(An exercise by Jim Simmerman, taken from The Practice of Poetry, Robin Behn and Chase Twitchell, eds. Will post some recent strangeness later.)
Give each project at least one line. You should open the poem with the first project, and close it with the last, but otherwise use the projects in whatever order you like. Do all twenty. Let different ones be in different voices. Don’t take things too seriously.
- Begin the poem with a metaphor.
- Say something specific but utterly preposterous.
- Use at least one image for each of the five senses, either in succession or scattered randomly throughout the poem.
- Use one example of synaesthesia (mixing the senses).
- Use the proper name of a person and the proper name of a place.
- Contradict something you said earlier in the poem.
- Change direction or digress from the last thing you said.
- Use a word (slang?) you’ve never seen in a poem.
- Use a piece of false cause-and-effect logic.
- Use a piece of “talk” you’ve actually heard (preferably in dialect and/or which you don’t understand).
- Create a metaphor using the following construction: “The (adjective) (concrete noun) of (abstract noun)…”
- Use an image in such a way as to reverse its usual associative qualities.
- Make the persona or character in the poem do something he/she could not do in “real life.”
- Refer to yourself by nickname and in the third person.
- Write in the future tense, such that part of the poem seems to be a prediction.
- Modify a noun with an unlikely adjective.
- Make a declarative assertion that sounds convincing but finally makes no sense.
- Use a phrase from a language other than English.
- Make a nonhuman object say or do something human (personification).
- Close the poem with a vivid image that makes no statement but that “echoes” an image from earlier in the poem.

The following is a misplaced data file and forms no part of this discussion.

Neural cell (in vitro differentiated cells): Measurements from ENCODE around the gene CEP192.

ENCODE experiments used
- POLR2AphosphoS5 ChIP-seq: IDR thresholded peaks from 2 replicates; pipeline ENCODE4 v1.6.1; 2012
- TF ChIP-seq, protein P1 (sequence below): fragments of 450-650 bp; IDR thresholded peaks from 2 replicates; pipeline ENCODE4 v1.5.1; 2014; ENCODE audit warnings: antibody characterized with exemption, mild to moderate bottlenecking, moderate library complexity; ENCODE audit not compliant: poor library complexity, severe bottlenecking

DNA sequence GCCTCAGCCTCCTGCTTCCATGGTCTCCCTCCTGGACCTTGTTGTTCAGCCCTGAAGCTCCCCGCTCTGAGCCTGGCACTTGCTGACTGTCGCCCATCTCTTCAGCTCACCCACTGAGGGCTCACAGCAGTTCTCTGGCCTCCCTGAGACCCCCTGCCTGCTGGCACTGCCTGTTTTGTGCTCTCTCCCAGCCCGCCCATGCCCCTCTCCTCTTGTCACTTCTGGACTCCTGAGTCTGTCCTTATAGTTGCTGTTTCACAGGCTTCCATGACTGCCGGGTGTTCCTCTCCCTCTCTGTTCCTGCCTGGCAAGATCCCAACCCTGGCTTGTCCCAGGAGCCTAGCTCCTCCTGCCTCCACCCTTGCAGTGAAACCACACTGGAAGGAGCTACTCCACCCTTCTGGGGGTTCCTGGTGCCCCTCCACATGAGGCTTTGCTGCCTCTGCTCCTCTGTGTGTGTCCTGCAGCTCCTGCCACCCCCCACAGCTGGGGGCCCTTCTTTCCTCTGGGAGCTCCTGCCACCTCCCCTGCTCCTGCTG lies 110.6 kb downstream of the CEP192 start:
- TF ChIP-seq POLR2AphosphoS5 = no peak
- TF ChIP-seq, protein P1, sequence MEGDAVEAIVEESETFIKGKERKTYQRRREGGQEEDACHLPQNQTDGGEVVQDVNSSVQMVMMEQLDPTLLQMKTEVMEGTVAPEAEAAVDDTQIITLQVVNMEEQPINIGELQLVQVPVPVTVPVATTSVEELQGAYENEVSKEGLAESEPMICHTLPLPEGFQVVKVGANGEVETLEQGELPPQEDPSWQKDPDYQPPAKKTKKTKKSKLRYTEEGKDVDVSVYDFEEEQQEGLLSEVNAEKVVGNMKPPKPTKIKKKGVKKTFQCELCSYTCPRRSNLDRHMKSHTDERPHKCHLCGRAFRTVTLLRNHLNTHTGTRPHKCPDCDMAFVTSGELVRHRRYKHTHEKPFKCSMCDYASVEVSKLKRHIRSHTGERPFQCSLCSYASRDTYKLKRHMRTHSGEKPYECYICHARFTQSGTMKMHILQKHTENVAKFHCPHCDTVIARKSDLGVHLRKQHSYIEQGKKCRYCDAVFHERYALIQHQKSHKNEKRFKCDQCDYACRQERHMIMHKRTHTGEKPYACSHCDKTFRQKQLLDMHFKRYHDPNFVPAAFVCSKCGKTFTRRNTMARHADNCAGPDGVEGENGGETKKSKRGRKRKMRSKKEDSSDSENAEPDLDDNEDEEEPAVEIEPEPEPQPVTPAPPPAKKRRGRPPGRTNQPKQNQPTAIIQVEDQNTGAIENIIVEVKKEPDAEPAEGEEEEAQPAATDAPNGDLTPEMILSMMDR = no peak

The ones go best that let go, over and over, of whatever one thought to mean. Simmerman comments:
I created this exercise for my beginning poetry writing students who … seemed to me overly concerned with transparently logical structures, themes, and modes of development at the expense of free-for-all wackiness, inventive play, and the sheer oddities of language itself.
I created the exercise in about half an hour, simply listing, in no particular order, a lot of little sillinesses I had seen and liked, or had not seen but thought I would have liked, in poems here and there.
Here’s a poem by Simmerman that completes the twenty projects in order.
Moon Go Away, I Don’t Love You No More
- Morning comes on like a wink in the dark.
- It’s me it’s winking at.
- Mock light lolls in the boughs of the pines.
Dead air numbs my hands.
A bluejay jabbers like nobody’s business.
Woodsmoke comes spelunking my nostrils
and tastes like burned toast where it rests on my tongue.
- Morning tastes the way a rock felt
kissing me on the eye:
- a kiss thrown by Randy Shellhourse
on the Jacksonville, Arkansas, Little League field
because we were that bored in 1965.
- We weren’t that bored in 1965.
- Dogs ran amuck in the yards of the poor,
and music spilled out of every window
though none of us could dance.
- None of us could do the Frug, the Dirty Dog
- because we were small and wore small hats.
- Moon go away, I don’t love you no more
- was the only song we knew by heart.
- The dull crayons of sex and meanness
scribbled all over our thoughts.
- We were about as happy as headstones.
- We fell through the sidewalk
and changed colour at night.
- Little Darry was there to scuff through it all,
- so that today, tomorrow, the day after that
he will walk backward among the orphaned trees
- and toy rocks that lead him
nowhere I could ever track
till he’s so far away, so lost
- I’ll have to forget him to know where he’s gone.
- la grave poullet du soir est toujours avec moi—
- even as the sky opens for business,
even as shadows kick off their shoes,
even as this torrent of clean morning light
comes flooding down and over it all.